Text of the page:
I do like ROS. I have implemented very little on it, though. I just use it for message passing with Tractobot02. I used the joystick node for Tractobot00 but wrote my own joystick node this time. (It publishes data that’s easily digested by the Arduino that runs the steering and transmission.) I want to start integrating IMU, GPS, EKF, etc. and use ROS mapping tools.
APM’s poor handling of many waypoints was one of the reasons I wrote my own Python script for Tractobot01. Although I expect to get back to more waypoint-oriented operation eventually, it is wonderful to be able to code the implement raise/drop as a function of the position, speed, and latency of the implement, all referencing the headland line. And it’s handy to be able to say “Turn around and do the next pass 15’ offset from the last.”
I am definitely interested in supporting a F/OSS solution that moves APM components into ROS as Earle Robotics started to do. I don’t want servo control. I don’t want MAVLINK. I want a node that subscribes to on-course heading, cross-track distance, and IMU, does its fusion/EKF magic, then publishes steering commands. I’ll do the rest.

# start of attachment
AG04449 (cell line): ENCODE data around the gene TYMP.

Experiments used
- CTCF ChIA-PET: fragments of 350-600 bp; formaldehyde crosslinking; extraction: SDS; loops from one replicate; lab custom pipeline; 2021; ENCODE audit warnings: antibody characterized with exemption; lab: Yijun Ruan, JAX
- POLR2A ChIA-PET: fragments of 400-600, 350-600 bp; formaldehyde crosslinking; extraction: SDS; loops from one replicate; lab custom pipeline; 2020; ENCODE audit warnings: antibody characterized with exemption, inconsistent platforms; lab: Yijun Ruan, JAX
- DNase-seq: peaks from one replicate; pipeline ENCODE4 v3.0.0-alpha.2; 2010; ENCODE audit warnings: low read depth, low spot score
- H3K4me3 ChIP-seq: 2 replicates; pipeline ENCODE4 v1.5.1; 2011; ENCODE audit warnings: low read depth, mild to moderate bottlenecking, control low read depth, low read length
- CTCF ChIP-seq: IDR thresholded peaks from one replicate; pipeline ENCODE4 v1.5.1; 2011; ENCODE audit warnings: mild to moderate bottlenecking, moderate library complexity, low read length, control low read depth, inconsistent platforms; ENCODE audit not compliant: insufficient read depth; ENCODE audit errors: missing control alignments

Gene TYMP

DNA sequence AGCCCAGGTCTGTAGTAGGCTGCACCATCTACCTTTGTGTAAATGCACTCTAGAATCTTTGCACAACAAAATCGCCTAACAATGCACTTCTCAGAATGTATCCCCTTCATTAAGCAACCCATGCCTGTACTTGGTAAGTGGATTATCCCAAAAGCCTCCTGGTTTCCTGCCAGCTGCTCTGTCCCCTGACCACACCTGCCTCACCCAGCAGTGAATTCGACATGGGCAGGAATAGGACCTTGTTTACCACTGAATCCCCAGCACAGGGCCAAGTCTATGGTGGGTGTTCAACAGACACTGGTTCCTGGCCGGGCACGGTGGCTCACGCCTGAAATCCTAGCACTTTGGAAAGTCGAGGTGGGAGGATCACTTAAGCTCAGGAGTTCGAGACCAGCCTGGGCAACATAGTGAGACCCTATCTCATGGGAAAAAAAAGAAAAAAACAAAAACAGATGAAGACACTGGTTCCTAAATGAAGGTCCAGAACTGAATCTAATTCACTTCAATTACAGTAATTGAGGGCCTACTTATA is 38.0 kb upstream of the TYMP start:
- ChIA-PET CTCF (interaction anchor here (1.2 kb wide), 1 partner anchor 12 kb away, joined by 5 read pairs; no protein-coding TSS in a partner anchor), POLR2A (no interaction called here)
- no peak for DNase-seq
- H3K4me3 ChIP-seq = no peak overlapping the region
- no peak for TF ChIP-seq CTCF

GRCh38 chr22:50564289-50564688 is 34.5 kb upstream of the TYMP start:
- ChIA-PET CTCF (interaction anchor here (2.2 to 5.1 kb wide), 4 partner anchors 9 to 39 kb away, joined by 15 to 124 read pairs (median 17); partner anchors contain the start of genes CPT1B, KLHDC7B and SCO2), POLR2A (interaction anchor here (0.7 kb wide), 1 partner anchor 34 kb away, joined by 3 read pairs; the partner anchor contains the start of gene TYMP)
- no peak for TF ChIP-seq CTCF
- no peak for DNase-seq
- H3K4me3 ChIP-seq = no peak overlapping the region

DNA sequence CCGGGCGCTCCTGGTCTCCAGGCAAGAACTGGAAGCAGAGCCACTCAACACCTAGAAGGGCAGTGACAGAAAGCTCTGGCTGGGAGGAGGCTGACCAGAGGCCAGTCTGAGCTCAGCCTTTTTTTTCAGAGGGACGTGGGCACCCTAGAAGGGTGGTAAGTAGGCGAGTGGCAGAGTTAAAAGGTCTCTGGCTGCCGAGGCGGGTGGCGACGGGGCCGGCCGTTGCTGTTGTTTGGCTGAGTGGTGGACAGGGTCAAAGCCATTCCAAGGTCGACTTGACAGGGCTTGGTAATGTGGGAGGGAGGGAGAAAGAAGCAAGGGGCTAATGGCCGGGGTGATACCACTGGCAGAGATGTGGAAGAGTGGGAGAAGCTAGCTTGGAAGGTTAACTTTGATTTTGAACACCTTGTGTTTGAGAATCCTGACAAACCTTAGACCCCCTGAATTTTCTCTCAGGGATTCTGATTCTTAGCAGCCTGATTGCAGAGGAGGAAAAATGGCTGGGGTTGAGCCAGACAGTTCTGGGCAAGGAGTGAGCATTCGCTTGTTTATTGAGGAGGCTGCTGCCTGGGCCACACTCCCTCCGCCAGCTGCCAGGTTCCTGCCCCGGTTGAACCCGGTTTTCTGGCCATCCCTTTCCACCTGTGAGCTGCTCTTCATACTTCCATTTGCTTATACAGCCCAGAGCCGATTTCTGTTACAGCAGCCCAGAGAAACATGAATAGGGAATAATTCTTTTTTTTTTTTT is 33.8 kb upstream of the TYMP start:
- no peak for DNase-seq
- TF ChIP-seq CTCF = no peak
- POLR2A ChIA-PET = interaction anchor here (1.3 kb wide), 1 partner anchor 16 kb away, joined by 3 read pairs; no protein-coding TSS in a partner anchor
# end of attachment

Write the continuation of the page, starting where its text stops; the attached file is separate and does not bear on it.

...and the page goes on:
I expect that I will eventually have to learn about “fusion/EKF magic” so that I can write the code myself.
I’ll have a lot more to say once I get Tractobot02 on automatic guidance. It has vastly finer steering control than my first two projects. I’m excited to see what difference that makes with my dumb 10Hz GPS-only guidance system. If it performs well, I can delay diving into IMU code for a little longer. Also, I might try some basic fusion using my IMU Brick v2.0. It is constantly self-calibrating and returns easily-digested pose information at a high rate.
I can see that Emlid and Earle want people to buy their hardware in order to use APM. But I get the feeling that there are more than a couple of us who want to be able to cobble together our own systems and do things way beyond APM’s scope.